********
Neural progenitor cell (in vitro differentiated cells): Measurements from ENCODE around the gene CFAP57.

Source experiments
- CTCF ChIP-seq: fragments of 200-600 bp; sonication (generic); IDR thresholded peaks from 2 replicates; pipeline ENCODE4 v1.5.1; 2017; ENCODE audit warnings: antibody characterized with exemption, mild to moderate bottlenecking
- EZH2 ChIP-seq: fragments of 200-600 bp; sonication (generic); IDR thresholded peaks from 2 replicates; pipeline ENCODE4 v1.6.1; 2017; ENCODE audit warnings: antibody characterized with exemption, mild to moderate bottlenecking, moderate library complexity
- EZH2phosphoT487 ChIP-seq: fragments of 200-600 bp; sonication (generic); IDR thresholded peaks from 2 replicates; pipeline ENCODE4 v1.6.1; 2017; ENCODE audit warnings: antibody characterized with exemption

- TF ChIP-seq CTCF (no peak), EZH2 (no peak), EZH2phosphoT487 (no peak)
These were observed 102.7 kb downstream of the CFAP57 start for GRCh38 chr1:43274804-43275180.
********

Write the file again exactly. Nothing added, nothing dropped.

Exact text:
Neural progenitor cell (in vitro differentiated cells): Measurements from ENCODE around the gene CFAP57.

Source experiments
- CTCF ChIP-seq: fragments of 200-600 bp; sonication (generic); IDR thresholded peaks from 2 replicates; pipeline ENCODE4 v1.5.1; 2017; ENCODE audit warnings: antibody characterized with exemption, mild to moderate bottlenecking
- EZH2 ChIP-seq: fragments of 200-600 bp; sonication (generic); IDR thresholded peaks from 2 replicates; pipeline ENCODE4 v1.6.1; 2017; ENCODE audit warnings: antibody characterized with exemption, mild to moderate bottlenecking, moderate library complexity
- EZH2phosphoT487 ChIP-seq: fragments of 200-600 bp; sonication (generic); IDR thresholded peaks from 2 replicates; pipeline ENCODE4 v1.6.1; 2017; ENCODE audit warnings: antibody characterized with exemption

- TF ChIP-seq CTCF (no peak), EZH2 (no peak), EZH2phosphoT487 (no peak)
These were observed 102.7 kb downstream of the CFAP57 start for GRCh38 chr1:43274804-43275180.